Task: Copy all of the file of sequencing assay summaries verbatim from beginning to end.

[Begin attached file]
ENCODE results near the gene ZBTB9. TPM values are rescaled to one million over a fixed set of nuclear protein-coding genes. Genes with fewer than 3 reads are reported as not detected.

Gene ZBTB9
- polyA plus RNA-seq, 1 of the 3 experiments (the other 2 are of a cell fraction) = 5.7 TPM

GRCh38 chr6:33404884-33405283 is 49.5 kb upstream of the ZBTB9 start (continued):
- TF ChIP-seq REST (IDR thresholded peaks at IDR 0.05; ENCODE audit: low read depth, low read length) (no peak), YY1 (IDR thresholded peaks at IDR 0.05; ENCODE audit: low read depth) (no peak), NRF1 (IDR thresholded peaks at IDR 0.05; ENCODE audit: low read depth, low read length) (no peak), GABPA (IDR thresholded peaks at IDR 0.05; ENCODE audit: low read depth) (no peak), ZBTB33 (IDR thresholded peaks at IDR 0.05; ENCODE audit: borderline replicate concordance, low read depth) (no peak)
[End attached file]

ENCODE results near the gene ZBTB9. TPM values are rescaled to one million over a fixed set of nuclear protein-coding genes. Genes with fewer than 3 reads are reported as not detected.

Gene ZBTB9
- polyA plus RNA-seq, 1 of the 3 experiments (the other 2 are of a cell fraction) = 5.7 TPM

GRCh38 chr6:33404884-33405283 is 49.5 kb upstream of the ZBTB9 start (continued):
- TF ChIP-seq REST (IDR thresholded peaks at IDR 0.05; ENCODE audit: low read depth, low read length) (no peak), YY1 (IDR thresholded peaks at IDR 0.05; ENCODE audit: low read depth) (no peak), NRF1 (IDR thresholded peaks at IDR 0.05; ENCODE audit: low read depth, low read length) (no peak), GABPA (IDR thresholded peaks at IDR 0.05; ENCODE audit: low read depth) (no peak), ZBTB33 (IDR thresholded peaks at IDR 0.05; ENCODE audit: borderline replicate concordance, low read depth) (no peak)